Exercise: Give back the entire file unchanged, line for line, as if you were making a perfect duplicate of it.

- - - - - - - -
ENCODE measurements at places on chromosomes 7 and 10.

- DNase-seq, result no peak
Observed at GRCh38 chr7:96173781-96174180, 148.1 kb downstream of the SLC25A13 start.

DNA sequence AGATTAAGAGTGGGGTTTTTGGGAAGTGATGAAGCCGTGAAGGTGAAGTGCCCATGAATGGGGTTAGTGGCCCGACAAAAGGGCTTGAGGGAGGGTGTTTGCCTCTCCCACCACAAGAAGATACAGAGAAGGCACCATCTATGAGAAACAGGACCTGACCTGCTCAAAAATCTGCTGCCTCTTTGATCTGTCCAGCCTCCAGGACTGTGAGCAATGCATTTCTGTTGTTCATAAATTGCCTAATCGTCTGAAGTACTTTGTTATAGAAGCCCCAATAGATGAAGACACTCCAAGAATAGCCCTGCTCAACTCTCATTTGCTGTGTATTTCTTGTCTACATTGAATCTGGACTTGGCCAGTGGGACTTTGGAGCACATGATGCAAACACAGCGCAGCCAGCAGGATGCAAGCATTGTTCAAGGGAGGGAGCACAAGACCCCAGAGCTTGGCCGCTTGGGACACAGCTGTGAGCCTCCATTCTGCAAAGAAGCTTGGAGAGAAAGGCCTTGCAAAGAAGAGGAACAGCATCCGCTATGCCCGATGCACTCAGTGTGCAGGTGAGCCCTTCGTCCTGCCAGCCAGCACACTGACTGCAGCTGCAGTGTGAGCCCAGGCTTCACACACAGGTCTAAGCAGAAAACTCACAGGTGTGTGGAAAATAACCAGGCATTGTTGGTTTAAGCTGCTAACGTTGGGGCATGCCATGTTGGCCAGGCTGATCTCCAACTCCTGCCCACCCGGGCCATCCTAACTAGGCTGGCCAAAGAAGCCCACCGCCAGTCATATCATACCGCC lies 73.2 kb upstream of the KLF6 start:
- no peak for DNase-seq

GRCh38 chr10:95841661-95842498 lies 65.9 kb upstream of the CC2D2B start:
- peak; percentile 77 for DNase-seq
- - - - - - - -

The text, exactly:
ENCODE measurements at places on chromosomes 7 and 10.

- DNase-seq, result no peak
Observed at GRCh38 chr7:96173781-96174180, 148.1 kb downstream of the SLC25A13 start.

DNA sequence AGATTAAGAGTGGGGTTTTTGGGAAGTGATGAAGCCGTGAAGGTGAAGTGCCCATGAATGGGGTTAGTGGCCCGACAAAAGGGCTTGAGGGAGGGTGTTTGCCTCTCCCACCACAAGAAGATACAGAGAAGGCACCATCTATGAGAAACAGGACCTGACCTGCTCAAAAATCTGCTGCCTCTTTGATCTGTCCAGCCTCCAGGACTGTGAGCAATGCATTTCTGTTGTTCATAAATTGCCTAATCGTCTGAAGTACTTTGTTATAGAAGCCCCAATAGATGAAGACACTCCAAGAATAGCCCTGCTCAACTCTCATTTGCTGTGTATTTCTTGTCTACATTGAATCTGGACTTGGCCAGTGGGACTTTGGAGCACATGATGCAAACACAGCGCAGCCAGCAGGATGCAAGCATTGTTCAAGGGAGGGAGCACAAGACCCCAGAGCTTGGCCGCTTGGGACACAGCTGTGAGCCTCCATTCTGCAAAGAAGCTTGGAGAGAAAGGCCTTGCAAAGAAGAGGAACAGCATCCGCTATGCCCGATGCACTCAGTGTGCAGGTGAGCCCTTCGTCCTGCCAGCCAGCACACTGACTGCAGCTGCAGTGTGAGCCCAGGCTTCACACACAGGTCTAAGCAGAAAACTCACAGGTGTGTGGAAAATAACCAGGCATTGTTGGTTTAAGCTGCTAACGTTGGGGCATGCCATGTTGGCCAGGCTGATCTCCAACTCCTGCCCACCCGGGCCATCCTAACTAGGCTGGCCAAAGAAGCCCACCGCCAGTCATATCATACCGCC lies 73.2 kb upstream of the KLF6 start:
- no peak for DNase-seq

GRCh38 chr10:95841661-95842498 lies 65.9 kb upstream of the CC2D2B start:
- peak; percentile 77 for DNase-seq